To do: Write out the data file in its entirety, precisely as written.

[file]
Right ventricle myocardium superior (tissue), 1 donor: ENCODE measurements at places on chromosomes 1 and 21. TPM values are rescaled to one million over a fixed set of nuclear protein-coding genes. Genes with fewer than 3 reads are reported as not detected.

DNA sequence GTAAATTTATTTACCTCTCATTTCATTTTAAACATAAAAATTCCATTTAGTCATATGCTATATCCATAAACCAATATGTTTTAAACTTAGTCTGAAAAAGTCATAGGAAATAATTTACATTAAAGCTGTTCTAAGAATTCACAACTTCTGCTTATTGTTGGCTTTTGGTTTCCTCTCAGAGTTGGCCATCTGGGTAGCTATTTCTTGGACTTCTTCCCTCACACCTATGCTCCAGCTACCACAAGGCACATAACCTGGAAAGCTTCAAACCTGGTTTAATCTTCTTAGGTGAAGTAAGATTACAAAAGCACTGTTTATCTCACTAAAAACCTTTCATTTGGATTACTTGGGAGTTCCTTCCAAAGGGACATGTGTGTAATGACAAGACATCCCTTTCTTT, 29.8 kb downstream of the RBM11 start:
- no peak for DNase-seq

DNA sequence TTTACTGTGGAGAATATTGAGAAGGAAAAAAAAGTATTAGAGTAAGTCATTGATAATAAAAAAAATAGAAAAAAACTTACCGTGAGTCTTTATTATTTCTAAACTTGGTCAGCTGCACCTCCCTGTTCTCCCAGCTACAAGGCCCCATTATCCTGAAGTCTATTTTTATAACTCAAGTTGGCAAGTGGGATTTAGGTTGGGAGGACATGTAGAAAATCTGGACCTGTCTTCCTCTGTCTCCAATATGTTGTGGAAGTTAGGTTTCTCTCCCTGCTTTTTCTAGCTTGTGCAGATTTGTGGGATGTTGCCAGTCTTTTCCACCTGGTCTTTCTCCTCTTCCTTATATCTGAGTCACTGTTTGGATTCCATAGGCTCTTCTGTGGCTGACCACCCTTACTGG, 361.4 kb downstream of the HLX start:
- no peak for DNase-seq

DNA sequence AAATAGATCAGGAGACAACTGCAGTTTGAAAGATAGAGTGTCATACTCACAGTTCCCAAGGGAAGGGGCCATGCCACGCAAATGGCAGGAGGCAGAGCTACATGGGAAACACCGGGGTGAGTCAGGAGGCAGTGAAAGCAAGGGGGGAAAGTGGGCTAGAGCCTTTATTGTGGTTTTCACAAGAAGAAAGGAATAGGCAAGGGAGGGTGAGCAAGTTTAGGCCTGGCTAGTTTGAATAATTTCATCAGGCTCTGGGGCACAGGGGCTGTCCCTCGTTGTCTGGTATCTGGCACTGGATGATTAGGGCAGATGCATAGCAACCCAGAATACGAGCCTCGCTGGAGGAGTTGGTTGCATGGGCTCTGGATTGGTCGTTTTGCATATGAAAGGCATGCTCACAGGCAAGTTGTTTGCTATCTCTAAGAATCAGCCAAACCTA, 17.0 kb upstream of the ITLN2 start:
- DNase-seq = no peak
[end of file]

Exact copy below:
Right ventricle myocardium superior (tissue), 1 donor: ENCODE measurements at places on chromosomes 1 and 21. TPM values are rescaled to one million over a fixed set of nuclear protein-coding genes. Genes with fewer than 3 reads are reported as not detected.

DNA sequence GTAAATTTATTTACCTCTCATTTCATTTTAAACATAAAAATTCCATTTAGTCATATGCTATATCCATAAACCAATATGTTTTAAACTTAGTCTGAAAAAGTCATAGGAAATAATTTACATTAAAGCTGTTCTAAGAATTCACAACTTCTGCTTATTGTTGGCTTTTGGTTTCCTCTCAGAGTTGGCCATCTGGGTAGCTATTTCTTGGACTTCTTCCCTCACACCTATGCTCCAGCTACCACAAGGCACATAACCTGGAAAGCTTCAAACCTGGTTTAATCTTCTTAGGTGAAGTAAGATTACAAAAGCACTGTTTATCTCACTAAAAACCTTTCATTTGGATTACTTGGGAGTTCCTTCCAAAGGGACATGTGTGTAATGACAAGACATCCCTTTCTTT, 29.8 kb downstream of the RBM11 start:
- no peak for DNase-seq

DNA sequence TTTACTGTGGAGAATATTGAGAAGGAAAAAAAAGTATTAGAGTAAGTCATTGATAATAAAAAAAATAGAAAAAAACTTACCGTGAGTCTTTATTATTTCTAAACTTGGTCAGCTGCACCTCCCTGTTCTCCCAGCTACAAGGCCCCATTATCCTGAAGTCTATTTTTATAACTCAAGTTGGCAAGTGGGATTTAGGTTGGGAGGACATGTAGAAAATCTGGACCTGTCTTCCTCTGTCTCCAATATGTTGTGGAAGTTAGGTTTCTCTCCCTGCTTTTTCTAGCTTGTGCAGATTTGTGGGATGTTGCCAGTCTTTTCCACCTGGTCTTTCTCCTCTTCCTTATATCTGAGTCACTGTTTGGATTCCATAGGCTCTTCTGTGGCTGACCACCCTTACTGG, 361.4 kb downstream of the HLX start:
- no peak for DNase-seq

DNA sequence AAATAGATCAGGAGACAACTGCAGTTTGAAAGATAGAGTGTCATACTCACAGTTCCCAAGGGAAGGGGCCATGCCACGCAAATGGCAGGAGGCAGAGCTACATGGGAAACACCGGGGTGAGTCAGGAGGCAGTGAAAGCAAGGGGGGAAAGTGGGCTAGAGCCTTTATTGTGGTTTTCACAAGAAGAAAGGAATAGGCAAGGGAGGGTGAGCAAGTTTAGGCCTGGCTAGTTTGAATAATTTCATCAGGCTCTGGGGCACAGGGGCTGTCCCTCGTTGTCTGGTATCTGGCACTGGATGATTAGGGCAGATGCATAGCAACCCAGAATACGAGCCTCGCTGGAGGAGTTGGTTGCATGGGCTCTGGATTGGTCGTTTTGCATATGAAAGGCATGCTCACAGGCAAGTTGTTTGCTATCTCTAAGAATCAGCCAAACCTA, 17.0 kb upstream of the ITLN2 start:
- DNase-seq = no peak